Why I Respect Burning Man
My husband Chris and I are in the process of heading to that impossible-to-describe annual ‘festival’ in the desert, Burning Man–though it’s really not a festival so much as a community, social experiment, and once-in-a-lifetime experience.
Chris and I are full-time RV’ers, and I must admit I’m a bit nervous in taking our motorhome to Burning Man—I don’t want it to get negatively affected by anything—like the weather, for instance. We’ve always tented in the past, and I know how fierce the conditions can be out there. I’ve attended 5 times before, and there’s always something to contend with, whether it’s the oppresive heat, the torturous cold, the rain and its immobilizing mud, the wind and its whiteout dust, etc. Chris has done a lot of research to protect our motorhome from the elements, but even so, I’m keeping my fingers crossed.
We’re currently at an RV park outside Reno (with a spectacular view of the surrounding mountains), preparing for our BM experience. We met our temporary neighbors earlier this evening, a lovely senior couple. We met the husband first. Upon hearing that we were going to Burning Man, I could read the look on his face. It’s easy for me to tell if people are immediately ‘for’ or ‘against’ it—and, usually, I see some sort of smirk on many faces.
So I immediately launch into its defense—how it can’t be described, only experienced; how the people there are really much more intelligent than some may think (after all, some of the greatest minds in the nation go there for ‘thinktanks’), but Bob was pretty steadfast in his opinion that it was really a gathering of people getting really covered in dust and doing drugs.
And, admittedly, everyone gets really dusty, it’s true. In order to maintain a sense of sanity at Burning Man, you kinda have to just throw your normal hygiene routine out the window. Wash and/or disinfect your hands frequently, yes, and do your best to keep your ‘nethers’ clean, but you. Will. Get. Dirty.
But I told him that the drug thing is not in your face. I really believe that a person can go to Burning Man and have an experience in which you’re not overly affected by partying people. Sure, there are lots of people who are drinking and drugging, and parties happening (HUGE parties, if you want ’em), but it’s definitely possible for one to consciously construct an experience to avoid any vibe that you don’t want to be around. I don’t actually see people openly doing drugs, unless you count drinking alcohol, and that’s at their camps, or established parties and ‘bar/tavern’ camps.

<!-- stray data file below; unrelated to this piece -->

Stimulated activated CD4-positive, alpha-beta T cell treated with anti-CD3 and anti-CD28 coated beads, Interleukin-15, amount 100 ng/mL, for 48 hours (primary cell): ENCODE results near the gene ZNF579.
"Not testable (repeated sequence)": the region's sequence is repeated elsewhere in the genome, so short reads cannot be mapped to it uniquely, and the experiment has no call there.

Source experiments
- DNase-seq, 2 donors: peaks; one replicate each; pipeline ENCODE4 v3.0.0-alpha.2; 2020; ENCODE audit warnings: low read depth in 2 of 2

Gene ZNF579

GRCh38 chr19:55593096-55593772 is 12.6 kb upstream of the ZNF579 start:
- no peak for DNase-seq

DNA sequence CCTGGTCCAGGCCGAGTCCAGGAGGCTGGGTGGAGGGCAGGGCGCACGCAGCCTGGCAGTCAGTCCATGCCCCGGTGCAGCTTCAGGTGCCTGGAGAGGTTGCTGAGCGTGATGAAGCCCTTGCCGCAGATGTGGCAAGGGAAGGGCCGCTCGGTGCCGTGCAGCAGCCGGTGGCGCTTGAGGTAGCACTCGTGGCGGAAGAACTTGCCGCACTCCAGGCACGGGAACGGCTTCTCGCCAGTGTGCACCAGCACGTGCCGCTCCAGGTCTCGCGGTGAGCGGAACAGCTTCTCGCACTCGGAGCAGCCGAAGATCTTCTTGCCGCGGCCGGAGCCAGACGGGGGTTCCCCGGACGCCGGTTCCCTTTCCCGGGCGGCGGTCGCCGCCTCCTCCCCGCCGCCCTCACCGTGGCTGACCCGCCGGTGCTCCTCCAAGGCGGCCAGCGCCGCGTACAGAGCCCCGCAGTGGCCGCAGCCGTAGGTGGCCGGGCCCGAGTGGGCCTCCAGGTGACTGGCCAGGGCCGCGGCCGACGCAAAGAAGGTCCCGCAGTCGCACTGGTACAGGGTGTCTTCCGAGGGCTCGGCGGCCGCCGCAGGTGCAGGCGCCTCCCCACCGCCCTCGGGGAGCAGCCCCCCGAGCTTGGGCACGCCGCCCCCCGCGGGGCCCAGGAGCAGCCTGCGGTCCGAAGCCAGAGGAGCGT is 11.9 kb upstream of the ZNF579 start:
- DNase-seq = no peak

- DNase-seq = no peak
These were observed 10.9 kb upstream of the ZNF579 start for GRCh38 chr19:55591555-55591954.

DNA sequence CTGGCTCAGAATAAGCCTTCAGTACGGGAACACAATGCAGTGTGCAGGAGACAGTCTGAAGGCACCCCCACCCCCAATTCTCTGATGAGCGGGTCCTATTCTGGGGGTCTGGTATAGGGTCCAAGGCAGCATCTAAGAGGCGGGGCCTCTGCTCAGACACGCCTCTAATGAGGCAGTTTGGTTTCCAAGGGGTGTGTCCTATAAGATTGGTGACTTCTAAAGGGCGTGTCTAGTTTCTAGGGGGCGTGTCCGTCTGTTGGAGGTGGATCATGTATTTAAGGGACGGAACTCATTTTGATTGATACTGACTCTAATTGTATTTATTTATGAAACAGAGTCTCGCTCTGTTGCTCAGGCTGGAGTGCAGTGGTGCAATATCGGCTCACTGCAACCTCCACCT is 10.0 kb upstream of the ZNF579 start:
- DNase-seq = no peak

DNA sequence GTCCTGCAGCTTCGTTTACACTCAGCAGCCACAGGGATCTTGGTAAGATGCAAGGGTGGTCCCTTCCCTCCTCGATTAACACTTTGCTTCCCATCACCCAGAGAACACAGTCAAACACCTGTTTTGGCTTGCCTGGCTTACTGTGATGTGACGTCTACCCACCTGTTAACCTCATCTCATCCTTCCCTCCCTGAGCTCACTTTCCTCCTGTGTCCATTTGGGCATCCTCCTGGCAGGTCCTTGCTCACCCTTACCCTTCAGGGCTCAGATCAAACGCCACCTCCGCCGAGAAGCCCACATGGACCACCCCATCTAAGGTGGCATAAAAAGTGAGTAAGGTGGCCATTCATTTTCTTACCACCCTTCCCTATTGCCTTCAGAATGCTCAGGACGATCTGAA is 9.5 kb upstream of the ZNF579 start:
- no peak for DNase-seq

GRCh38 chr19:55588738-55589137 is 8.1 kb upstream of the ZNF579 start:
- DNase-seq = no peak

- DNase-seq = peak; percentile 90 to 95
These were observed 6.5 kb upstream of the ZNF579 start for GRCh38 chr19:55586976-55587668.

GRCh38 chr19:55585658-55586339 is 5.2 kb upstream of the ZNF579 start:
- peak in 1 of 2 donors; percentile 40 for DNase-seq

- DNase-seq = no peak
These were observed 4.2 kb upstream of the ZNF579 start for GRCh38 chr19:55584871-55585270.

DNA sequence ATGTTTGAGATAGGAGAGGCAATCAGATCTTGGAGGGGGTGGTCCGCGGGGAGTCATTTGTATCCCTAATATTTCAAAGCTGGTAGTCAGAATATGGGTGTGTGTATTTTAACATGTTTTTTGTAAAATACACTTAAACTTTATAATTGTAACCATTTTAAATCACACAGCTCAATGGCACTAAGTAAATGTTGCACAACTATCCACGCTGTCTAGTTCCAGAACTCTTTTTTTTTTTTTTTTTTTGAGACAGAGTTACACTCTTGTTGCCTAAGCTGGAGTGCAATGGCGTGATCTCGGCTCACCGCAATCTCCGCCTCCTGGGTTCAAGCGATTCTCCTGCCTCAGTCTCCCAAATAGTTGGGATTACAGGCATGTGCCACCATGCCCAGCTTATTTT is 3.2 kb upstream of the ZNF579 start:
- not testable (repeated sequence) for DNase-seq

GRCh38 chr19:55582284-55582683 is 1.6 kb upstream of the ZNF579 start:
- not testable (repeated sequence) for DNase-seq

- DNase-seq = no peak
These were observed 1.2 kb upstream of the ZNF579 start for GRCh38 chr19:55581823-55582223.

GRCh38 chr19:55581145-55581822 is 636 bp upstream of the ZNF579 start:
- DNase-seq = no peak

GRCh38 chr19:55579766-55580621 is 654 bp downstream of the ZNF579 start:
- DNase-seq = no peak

I explained that Burning Man really is like an experience of a ‘normal’ city, in that you get all types of people, including people who party. For instance, in traveling from one place to another, you’ll likely pass the local tavern with its partakers, and in traveling through different neighborhoods see all sorts of people, even the occasional passed-out drunk against a wall. But, like modern urban life, you also have your art galleries, coffee shops, live music, and cultural happenings.
I further explained that it seems to me that Burning Man is like a big mirror, reflecting back stuff you need to work on, or other truths. But some can’t handle it, and hate the experience so much that they leave Burning Man as soon as possible; incredulous that so many would find the experience worthwhile. Others, like myself, see the blessings and the teachings that are found there (it can be an incredibly spiritual experience), and are somewhat able to stay conscious of any triggers that occur, and work on releasing them in the moment.
I don’t think I changed my neighbor’s opinion of the event (not that I was trying to). I still believe that he thinks it’s a bunch of drugged-up jerks in the desert, and it’s this thought that keeps me from being truly excited about going.
Because I know—perhaps more than anybody—that this could be the year in which it’s ‘jumped the shark’ for me. The year that I encounter more assholes than angels; that I could be the one to hate the experience and want to leave early.
All I can do is in endeavor to let go of expectation, and hope for the best…